A proposed pump station about 5 miles west of Linton would make it possible for pipeline operator Energy Transfer to increase the capacity of the pipeline from 570,000 barrels to 1.1 million barrels (23,940,000 million gallons to 46,200,000 million gallons) per day. The three-member regulatory board is charged with deciding the fate of the project.
Administrative Law Judge Timothy Dawson, who is overseeing the hearing, said the commission may go as late as 11 p.m. in hearing testimony.
Charles Frey, the vice president of liquids engineering for Dakota Access LLC, said during testimony the proposed expansion of the Dakota Access Pipeline would not increase the risk of oil spills. Increased flow rate and velocity are not related to the probability of a leak, he said.
The tribe’s attorney, Tim Purdon, also pressed Frey on the possibility of a “surge,” a sudden change in pressure in a pipeline that, if severe enough, could cause it to burst. Surges could result from the inadvertently closing of a valve or the starting up or shutting down of a pump. Frey characterized these occurrences as very infrequent.
The company has not filed a surge analysis with the Public Service Commission, but one has been filed confidentially in Illinois. The tribe argues a surge could be more likely if the pipeline’s capacity is expanded and a resulting burst could be even more devastating given the higher volume of oil.
The tribe, which intervened in August, wants the state board to deny the company’s request and worries that adding capacity to the pipeline would increase the risk and severity of potential leaks. Standing Rock Tribal Chairman Mike Faith said he was glad the tribe’s voice would be heard and he’s confident the tribe will prevail in preventing expansion.
Attorney Tim Purdon (left) and Standing Rock Tribal Chariman Mike Faith speak before a hearing in Linton, N.D. on Nov. 13, 2019. Jeremy Turley / Forum News Service
The company says the added volume would help meet consumer demand for North Dakota oil and would not pose any greater risk to the environment or people living along the pipeline.
The original construction of the pipeline, which crosses under the Missouri River near the Standing Rock Sioux Reservation, prompted protests from tribal members and climate activists in 2016 and 2017.
Frey said the company has not yet hired a contractor for the pump station project, though it plans to use union labor. The company hopes to start construction in spring of next year and complete the project by the end of the year, Frey said.
Commissioner Julie Fedorchak set the scene in her opening statement, saying the commission must determine where the line lies between taking advantage of the state’s massive oil reserves and causing minimal damage to the environment and North Dakotans.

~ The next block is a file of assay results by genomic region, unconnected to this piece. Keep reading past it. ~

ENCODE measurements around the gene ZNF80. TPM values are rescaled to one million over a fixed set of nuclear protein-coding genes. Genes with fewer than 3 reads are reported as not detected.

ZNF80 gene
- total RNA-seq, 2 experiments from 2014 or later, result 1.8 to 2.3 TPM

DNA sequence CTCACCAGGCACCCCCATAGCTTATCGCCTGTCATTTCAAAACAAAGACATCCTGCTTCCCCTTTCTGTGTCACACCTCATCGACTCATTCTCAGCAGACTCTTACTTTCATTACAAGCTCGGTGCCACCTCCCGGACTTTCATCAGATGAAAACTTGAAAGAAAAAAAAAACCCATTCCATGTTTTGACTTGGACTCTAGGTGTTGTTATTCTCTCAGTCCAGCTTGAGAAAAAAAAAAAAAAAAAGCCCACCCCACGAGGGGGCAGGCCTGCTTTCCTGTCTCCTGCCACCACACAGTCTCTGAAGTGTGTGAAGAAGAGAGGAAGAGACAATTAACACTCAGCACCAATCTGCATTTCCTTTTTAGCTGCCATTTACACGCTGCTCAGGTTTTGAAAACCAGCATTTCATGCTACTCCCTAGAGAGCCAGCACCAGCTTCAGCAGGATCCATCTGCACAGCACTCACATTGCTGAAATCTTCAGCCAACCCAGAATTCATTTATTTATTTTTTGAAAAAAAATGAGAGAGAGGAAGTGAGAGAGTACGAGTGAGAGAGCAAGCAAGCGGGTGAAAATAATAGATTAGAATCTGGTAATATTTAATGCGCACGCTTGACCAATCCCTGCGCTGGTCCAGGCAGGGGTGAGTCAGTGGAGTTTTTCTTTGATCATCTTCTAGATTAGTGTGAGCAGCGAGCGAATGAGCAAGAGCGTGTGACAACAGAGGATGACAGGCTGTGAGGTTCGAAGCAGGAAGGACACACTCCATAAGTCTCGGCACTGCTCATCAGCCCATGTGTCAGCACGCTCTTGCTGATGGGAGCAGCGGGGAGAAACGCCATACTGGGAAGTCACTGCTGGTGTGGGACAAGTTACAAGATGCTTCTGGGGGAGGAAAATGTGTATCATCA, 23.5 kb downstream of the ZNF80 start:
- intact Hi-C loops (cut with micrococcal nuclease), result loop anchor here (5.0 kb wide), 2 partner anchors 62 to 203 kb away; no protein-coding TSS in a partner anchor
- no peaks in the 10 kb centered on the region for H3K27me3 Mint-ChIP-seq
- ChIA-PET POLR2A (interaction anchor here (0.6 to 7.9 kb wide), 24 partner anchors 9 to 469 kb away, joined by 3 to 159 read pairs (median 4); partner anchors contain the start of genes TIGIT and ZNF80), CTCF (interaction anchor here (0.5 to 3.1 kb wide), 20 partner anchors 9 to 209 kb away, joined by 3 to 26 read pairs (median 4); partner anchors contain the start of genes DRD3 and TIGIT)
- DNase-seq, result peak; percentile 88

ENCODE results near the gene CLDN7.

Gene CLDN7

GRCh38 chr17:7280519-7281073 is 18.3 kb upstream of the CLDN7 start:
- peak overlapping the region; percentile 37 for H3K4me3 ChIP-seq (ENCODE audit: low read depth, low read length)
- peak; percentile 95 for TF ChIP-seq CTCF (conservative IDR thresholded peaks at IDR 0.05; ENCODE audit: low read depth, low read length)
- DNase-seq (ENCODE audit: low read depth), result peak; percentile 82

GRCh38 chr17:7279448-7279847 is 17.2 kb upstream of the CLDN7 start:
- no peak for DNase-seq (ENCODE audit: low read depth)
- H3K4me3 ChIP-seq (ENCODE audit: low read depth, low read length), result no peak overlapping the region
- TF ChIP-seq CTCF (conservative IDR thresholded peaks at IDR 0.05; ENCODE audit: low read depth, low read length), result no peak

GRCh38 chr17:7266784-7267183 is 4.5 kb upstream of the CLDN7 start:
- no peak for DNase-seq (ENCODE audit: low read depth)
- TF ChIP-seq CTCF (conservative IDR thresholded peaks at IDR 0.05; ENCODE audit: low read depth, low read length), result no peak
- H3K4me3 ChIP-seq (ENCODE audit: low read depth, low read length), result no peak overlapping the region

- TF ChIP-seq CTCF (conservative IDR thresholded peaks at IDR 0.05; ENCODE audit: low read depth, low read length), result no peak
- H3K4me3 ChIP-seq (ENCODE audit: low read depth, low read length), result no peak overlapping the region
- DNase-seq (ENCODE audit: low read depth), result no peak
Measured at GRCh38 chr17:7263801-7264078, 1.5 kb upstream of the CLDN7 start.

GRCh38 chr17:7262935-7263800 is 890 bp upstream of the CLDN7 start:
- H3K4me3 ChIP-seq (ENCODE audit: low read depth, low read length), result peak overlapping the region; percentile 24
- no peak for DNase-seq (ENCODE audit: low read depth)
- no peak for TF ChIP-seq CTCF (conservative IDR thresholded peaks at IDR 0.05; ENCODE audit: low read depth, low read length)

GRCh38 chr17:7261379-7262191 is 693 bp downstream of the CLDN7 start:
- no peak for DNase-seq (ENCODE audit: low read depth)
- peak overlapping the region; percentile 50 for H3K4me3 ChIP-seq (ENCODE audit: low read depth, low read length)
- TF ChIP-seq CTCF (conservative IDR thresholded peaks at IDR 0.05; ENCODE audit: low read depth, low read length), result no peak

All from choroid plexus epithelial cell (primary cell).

“We’re here for one reason and that reason is that North Dakota has been extremely blessed. We have incredible resources and lots of them,” Fedorchak said. “So, how do we go about developing those resources in a way that balances the value of those resources with also protecting the environment and the people?”
The company plans to call four witnesses Wednesday, including Charles Frey, vice president of liquids engineering for Dakota Access LLC; Todd Stamm, vice president of pipeline operations for Dakota Access LLC; Jeff Makholm, an economic consultant and Dennis Woods, an environmental consultant.
Makholm went first and spoke about how expansion was necessary to meet the consumer demand for North Dakota crude oil. He said the pipeline would put money in the pockets of landowners in the area due to cheaper shipping prices for oil.
Tim Purdon, an attorney for the Standing Rock Sioux Tribe, asks economic consultant Jeff Makholm questions about the need for expansion of the Dakota Access Pipeline at a hearing in Linton, N.D. on Nov. 13, 2019. Makholm is a witness for pipeline operator Energy Transfer. Jeremy Turley / Forum News Service
The tribe will call three witnesses of their own, including Donald Holmstrom, who directed a regional office for a government board that investigates chemical safety; Richard Kuprewicz, the president of pipeline safety consulting firm Accufacts Inc and Jon Eagle Sr., the tribe’s historic preservation officer.
After the public testimony concludes, the commission will hold work sessions to decide whether to grant permission to build the pump station. The commission’s determination will be based on whether the proposal meets state legal requirements, Kroshus said.
Considerations will include the welfare and best interest of North Dakotans and the environmental impact to the proposed 21-acre site of the pump station. The commission may also look at the safety and environmental implications of nearly doubling the pipeline’s capacity, but the process is not about “re-litigating” the original construction of the pipeline, Kroshus said.
“Our job is to make sure (the company) meets requirements outlined in the law, not to rewrite laws,” Kroshus said before the hearing. “The worst thing a regulatory body can do is move the goalposts and create uncertainty.”
Check back for updates on this developing story.